From a Peabody to nude bodies: The Bridge gets a new architect | Bleader

From a Peabody to nude bodies: The Bridge gets a new architect

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Demian Bichir on The Bridge
  • FX
  • Demian Bichir on The Bridge

When a show comes back for a second season, sometimes it's a triumphant return. Other times a sophomore outing is just plain sophomoric. Unfortunately, that's the case for FX's The Bridge. Coshowrunner Meredith Stiehm left to work on Homeland again, prompting former producing partner Elwood Reid to ditch the serial killer angle (which he deemed a "sugar rush") and, in his words to TVGuide.com, to "[try] to tell a bigger story." And with that move to a wider shot, the show loses its focus.

A quick refresher: Season one saw our protagonists, detectives Sonya Cross (Diane Kruger) and Marco Ruiz (Demián Bichir) of El Paso and Chihuahua, respectively, setting aside jurisdictional differences to team up and solve the murder of a U.S. judge whose body was found on the Bridge of the Americas at the U.S.-Mexico border. They pursue and then capture FBI-agent-turned-serial-killer David Tate, who had been haunting the border and Marco's life, seducing his wife and killing his son.

The secondary duos were made up of reporters Daniel Frye (Matthew Lillard) and Adriana Mendez (Emily Rios), who stumble upon something bigger while investigating the serial killings; and widow Charlotte Millwright (Annabeth Gish) and her lover, Ray (Brian Van Holt), who fall in with a Mexican drug cartel after discovering a tunnel under Charlotte's house. There was also Sonya's boss and mentor, Lieutenant Hank Wade (Ted Levine), and (unfortunately for nuance) a whole lot of corrupt Chihuahua cops.

The season two premiere, "Yankee," has Sonya and Marco back at work on their sides of the border, ready to fend off new threats. Daniel and Adriana are still working on last season's tip to "follow the money" and are investigating corruption at the immigration office. We don't see Charlotte or Ray, but we do meet Eleanor Nacht (Franka Potente), a seemingly uptight bookkeeper for their partners in drug-running, as well as Eleanor's not-long-for-this-world partner, Yovani.

Initially, the episode seems par for the course. The dichotomies established by the odd-couple pairings are still front and center: method versus madness (Sonya and Marco), excess versus restraint (Daniel and Adriana), and law versus disorder (Hank and those Chihuahua cops). This system of counterparts mirrored the producing team behind the scenes—Reid's energetic but scattershot approach (seen in his Hawaii Five-0 remake) was centered by TV veteran Stiehm, who's spent over 20 years as a writer-producer.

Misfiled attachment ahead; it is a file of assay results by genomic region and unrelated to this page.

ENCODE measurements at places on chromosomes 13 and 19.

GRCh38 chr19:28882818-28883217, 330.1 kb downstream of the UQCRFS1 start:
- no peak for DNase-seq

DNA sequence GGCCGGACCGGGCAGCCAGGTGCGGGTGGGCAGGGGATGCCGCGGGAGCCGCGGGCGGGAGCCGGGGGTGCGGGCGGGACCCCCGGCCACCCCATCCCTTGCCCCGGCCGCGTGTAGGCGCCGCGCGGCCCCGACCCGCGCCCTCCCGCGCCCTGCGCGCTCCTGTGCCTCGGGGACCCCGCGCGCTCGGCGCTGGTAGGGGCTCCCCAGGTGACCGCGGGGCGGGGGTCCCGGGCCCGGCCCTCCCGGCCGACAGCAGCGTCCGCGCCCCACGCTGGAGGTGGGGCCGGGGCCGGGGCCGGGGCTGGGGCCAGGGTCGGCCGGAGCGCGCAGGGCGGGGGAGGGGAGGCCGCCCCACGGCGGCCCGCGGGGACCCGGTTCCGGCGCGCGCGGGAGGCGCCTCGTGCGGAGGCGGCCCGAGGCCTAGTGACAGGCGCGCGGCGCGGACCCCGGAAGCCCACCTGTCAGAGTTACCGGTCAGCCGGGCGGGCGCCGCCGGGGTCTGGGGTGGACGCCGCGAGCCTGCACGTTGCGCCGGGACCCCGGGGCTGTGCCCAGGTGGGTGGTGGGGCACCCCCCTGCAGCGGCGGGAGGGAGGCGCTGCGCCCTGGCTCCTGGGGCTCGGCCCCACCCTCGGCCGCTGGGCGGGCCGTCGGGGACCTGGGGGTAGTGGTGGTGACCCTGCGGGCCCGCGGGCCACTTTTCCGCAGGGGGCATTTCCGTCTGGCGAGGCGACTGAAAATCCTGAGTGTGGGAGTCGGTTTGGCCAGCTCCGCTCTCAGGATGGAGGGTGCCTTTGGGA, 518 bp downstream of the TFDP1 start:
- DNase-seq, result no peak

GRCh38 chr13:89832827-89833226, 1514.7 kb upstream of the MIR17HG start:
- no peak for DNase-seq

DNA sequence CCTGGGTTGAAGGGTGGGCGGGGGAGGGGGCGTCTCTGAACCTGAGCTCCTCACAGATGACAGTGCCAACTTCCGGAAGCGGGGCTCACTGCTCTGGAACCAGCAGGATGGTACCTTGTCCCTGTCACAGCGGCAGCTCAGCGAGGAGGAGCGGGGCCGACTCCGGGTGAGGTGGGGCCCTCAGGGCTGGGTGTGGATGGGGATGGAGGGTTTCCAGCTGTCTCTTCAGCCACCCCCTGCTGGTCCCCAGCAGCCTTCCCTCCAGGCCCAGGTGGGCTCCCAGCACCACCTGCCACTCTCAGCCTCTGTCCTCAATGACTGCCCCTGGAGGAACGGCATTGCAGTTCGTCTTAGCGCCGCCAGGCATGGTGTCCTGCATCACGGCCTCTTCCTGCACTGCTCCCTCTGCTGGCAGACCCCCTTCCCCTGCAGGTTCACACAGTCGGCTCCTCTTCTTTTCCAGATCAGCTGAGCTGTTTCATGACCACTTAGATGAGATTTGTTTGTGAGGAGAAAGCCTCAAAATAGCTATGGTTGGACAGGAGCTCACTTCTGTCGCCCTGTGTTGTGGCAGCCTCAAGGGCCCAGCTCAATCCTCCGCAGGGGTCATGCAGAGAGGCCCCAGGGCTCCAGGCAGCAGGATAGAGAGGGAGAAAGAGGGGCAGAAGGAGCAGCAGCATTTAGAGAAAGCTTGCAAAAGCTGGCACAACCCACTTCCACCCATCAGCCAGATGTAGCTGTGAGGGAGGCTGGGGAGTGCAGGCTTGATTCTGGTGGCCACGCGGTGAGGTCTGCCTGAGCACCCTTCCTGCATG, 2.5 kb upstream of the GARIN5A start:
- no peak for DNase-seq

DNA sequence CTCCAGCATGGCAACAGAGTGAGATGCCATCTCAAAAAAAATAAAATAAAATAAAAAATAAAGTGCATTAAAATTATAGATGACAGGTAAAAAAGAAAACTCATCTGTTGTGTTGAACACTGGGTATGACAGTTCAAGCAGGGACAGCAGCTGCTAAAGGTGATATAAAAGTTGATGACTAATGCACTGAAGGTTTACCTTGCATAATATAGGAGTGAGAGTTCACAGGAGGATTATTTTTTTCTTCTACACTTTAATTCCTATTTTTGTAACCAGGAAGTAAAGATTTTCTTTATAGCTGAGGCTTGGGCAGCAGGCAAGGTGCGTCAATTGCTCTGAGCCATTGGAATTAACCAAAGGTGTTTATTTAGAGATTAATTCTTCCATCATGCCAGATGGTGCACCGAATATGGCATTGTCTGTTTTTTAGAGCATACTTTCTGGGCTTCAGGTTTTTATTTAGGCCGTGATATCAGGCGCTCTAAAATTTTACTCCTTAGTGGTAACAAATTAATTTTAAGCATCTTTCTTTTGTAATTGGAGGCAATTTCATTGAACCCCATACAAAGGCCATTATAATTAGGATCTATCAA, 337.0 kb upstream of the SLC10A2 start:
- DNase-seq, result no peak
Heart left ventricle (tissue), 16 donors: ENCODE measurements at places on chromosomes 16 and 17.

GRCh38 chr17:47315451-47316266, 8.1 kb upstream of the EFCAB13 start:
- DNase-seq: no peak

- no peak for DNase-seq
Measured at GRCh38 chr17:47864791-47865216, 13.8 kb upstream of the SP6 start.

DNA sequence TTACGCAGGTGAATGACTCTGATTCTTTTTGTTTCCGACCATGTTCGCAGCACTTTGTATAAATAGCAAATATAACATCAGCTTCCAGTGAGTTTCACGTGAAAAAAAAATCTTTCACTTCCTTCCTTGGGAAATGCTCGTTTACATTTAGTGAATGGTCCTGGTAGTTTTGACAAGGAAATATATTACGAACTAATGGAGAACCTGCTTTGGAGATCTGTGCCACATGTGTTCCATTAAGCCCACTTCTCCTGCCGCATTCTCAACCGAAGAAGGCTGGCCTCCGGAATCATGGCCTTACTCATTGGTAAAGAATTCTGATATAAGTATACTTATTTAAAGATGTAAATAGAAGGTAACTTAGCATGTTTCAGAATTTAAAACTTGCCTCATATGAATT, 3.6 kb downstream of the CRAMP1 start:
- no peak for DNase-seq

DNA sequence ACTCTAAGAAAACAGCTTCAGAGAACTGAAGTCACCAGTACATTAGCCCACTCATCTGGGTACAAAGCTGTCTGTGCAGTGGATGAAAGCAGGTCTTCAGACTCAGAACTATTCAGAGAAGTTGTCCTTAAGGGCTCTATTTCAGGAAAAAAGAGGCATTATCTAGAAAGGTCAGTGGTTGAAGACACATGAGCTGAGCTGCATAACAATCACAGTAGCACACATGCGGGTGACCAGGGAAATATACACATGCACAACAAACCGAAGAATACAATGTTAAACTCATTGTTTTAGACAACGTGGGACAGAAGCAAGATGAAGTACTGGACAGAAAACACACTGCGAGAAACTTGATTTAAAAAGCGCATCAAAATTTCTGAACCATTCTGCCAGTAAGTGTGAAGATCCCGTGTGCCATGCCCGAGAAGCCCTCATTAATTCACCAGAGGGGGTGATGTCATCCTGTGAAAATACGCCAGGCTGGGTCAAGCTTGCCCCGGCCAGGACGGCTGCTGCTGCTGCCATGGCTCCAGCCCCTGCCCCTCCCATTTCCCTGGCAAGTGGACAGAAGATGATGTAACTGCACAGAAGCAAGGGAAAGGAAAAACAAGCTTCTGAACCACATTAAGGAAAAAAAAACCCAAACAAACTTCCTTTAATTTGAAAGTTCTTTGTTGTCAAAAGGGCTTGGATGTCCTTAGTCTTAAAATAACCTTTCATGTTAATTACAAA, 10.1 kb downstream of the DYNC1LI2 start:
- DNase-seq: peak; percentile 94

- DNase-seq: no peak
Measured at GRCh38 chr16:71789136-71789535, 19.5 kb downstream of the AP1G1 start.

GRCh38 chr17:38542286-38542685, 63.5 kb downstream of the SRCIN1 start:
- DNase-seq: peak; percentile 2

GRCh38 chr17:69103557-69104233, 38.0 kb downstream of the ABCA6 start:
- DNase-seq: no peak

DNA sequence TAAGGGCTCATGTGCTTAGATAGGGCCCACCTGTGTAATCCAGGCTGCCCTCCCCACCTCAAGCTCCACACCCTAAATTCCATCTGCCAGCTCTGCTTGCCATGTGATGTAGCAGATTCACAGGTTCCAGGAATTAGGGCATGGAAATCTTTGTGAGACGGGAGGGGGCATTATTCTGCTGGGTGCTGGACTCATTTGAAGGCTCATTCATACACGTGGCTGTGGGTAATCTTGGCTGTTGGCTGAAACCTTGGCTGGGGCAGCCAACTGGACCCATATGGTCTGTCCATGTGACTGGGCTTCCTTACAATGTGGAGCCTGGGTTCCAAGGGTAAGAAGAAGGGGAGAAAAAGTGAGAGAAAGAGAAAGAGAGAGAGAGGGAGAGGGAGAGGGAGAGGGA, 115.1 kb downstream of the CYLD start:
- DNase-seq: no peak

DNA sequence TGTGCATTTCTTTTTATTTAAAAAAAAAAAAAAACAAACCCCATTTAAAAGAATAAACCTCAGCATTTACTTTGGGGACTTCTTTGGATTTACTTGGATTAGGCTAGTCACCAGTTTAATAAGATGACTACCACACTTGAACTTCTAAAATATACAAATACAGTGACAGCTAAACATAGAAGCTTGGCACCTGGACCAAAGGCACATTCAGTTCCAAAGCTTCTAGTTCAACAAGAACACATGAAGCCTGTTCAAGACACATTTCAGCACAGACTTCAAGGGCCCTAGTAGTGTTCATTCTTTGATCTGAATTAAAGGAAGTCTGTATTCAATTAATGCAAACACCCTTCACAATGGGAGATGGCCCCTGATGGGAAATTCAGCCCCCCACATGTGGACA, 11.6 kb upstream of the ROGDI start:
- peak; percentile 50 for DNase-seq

With Stiehm's help, The Bridge won a Peabody Award last year for its unique portrayals of women on television. Left to his own devices, Reid has brought sex to the forefront: last season's glimpse at Sonya's sex life, which illustrated her simultaneous desire for and inability to connect with other people, is now sex in the living room; Adriana's girlfriend, who was only hinted at before, gets hit on by Daniel over lunch; and by episode's end the evil that lurked beneath Eleanor's dowdy exterior and her heavily tattooed body are stripped bare at a truck stop.

I'm sure that having a 9 PM time slot on basic cable provided a great temptation to push the envelope, but with this premiere Reid seems to be throwing a tantrum like a teenager who's glad that mom's finally gone—now he can totally run the show the way that he wants. When the show lost Stiehm, it lost its counterpoint—its Sonya, Adriana, or Hank—and maybe its way.

The Bridge, FX, Wednesdays at 9 PM

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